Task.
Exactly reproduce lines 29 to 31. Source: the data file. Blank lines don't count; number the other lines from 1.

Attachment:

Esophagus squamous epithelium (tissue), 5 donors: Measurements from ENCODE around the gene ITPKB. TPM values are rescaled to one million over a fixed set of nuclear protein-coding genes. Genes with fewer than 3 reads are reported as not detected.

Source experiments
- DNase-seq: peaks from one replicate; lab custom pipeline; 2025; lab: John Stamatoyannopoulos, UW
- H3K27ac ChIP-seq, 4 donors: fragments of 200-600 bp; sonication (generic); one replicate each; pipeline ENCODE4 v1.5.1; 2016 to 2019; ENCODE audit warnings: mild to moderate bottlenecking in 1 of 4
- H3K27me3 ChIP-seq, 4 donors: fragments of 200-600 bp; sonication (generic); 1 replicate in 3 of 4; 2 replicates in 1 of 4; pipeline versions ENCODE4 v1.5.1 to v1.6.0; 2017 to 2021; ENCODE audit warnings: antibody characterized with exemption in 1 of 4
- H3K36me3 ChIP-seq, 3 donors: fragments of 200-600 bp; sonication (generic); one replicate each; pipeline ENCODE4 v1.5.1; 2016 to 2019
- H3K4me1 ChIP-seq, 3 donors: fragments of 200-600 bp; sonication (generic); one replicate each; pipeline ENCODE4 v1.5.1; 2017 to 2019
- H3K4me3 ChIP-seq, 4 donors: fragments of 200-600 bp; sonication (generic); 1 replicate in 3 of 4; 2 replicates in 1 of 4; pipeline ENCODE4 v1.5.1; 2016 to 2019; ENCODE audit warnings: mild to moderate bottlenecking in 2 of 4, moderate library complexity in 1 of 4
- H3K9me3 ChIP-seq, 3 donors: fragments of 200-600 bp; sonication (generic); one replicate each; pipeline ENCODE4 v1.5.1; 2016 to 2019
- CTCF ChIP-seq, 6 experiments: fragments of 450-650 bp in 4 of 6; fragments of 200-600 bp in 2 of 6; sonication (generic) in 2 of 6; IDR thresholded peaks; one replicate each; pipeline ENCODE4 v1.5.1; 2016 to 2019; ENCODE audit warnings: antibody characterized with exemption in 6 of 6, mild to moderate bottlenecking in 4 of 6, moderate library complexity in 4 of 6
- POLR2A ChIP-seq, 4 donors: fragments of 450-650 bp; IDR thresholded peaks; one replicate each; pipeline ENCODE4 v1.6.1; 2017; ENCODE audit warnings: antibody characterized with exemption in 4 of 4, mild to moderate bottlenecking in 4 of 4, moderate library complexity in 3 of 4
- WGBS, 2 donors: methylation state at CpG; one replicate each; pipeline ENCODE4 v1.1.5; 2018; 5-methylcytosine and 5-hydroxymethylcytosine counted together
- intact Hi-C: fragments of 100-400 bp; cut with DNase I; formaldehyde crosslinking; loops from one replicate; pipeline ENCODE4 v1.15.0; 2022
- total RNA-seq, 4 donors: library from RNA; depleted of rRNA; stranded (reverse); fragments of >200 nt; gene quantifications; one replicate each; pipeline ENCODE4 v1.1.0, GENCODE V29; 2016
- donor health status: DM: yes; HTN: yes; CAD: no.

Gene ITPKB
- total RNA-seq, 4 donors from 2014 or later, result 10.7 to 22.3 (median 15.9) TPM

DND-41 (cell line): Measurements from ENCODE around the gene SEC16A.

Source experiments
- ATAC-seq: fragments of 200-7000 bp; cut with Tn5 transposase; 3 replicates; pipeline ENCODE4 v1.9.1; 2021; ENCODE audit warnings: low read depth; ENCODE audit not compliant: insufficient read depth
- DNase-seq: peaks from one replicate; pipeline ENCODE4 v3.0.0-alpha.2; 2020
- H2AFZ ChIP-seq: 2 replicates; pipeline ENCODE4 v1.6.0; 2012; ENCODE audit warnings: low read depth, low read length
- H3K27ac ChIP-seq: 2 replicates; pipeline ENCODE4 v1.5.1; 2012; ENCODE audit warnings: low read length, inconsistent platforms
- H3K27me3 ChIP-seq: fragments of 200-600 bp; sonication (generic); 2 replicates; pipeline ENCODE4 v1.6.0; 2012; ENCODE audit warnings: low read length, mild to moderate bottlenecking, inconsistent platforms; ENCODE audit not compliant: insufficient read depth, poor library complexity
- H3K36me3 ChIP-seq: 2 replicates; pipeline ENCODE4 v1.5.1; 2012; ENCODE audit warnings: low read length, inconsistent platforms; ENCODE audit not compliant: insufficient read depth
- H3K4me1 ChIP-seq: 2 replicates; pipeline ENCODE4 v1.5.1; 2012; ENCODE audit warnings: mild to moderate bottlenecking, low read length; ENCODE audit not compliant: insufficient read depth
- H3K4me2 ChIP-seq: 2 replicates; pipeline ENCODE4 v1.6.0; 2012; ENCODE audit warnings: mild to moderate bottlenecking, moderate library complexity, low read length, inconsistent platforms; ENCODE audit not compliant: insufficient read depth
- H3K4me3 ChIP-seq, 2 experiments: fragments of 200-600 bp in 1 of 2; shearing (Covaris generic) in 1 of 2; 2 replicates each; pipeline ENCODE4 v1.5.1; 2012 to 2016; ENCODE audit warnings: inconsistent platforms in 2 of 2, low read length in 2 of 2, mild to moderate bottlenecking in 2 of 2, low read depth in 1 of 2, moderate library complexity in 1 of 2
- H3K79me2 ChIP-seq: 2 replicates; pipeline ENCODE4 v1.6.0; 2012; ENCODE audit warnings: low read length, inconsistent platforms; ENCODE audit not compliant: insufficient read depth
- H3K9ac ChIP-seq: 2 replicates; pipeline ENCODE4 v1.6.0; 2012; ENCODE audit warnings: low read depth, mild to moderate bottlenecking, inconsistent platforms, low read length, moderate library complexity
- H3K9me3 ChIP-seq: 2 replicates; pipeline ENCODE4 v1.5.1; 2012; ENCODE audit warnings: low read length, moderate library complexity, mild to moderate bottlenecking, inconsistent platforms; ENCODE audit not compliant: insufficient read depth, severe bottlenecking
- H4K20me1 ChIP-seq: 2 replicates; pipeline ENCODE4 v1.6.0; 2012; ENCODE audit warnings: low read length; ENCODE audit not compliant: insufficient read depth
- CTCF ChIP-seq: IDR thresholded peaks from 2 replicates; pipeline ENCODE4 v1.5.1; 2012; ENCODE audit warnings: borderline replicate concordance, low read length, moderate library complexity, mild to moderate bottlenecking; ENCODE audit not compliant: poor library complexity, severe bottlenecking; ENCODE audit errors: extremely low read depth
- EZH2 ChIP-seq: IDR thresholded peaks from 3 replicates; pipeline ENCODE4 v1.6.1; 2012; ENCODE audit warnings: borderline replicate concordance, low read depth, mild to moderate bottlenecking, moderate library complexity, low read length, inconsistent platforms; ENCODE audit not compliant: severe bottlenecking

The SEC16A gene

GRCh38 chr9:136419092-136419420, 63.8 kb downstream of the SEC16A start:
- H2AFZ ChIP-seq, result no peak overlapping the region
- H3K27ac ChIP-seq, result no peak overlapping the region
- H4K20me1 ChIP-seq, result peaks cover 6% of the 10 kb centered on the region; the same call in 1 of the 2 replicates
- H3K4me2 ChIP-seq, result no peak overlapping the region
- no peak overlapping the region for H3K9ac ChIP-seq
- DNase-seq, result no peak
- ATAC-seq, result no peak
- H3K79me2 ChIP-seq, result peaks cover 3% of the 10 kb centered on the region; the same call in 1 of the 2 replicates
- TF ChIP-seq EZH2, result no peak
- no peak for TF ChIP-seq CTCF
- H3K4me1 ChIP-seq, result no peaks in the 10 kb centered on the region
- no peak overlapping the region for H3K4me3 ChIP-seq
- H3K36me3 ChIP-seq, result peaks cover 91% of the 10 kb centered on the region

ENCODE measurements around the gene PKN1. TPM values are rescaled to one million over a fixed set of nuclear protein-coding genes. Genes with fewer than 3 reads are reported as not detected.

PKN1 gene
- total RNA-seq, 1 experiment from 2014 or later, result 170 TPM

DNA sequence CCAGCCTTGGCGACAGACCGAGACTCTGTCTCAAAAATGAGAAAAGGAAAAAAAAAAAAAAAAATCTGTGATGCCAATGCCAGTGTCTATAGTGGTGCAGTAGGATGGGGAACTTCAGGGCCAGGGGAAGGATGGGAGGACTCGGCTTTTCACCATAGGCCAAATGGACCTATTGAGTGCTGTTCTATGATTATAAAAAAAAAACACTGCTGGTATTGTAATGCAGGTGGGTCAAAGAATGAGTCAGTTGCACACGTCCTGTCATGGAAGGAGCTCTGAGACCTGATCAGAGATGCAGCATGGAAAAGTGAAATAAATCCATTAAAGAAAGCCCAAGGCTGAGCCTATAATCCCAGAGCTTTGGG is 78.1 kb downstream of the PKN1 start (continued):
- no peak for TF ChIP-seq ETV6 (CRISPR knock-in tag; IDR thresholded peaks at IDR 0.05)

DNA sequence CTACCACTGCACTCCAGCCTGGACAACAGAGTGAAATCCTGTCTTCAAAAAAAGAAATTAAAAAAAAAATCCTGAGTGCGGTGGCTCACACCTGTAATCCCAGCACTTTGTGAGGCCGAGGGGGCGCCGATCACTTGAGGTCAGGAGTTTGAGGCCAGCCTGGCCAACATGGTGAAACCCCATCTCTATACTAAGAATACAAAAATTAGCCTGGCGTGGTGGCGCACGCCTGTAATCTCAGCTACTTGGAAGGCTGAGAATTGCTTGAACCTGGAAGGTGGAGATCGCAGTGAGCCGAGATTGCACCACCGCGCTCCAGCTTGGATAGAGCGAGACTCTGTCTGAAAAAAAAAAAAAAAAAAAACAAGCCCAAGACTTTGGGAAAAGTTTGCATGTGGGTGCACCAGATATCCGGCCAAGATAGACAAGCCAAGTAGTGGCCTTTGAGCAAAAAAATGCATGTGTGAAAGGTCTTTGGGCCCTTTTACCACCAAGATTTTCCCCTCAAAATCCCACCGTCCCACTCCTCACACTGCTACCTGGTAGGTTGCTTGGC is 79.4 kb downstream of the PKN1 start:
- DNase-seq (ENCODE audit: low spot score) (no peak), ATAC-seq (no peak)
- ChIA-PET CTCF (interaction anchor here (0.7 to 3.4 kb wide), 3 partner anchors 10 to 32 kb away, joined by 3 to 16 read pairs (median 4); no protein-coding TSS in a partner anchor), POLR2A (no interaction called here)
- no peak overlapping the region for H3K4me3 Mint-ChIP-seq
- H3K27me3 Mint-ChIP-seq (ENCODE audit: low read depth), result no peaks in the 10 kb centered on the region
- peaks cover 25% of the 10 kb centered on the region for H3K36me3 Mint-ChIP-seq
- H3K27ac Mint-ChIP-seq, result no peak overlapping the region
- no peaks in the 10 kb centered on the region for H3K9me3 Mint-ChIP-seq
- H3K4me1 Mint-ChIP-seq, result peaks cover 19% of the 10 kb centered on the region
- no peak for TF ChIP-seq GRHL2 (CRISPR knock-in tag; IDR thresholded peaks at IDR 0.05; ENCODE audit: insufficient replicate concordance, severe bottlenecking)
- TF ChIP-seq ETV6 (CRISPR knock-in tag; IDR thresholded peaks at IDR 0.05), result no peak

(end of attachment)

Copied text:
- H3K79me2 ChIP-seq: 2 replicates; pipeline ENCODE4 v1.6.0; 2012; ENCODE audit warnings: low read length, inconsistent platforms; ENCODE audit not compliant: insufficient read depth
- H3K9ac ChIP-seq: 2 replicates; pipeline ENCODE4 v1.6.0; 2012; ENCODE audit warnings: low read depth, mild to moderate bottlenecking, inconsistent platforms, low read length, moderate library complexity
- H3K9me3 ChIP-seq: 2 replicates; pipeline ENCODE4 v1.5.1; 2012; ENCODE audit warnings: low read length, moderate library complexity, mild to moderate bottlenecking, inconsistent platforms; ENCODE audit not compliant: insufficient read depth, severe bottlenecking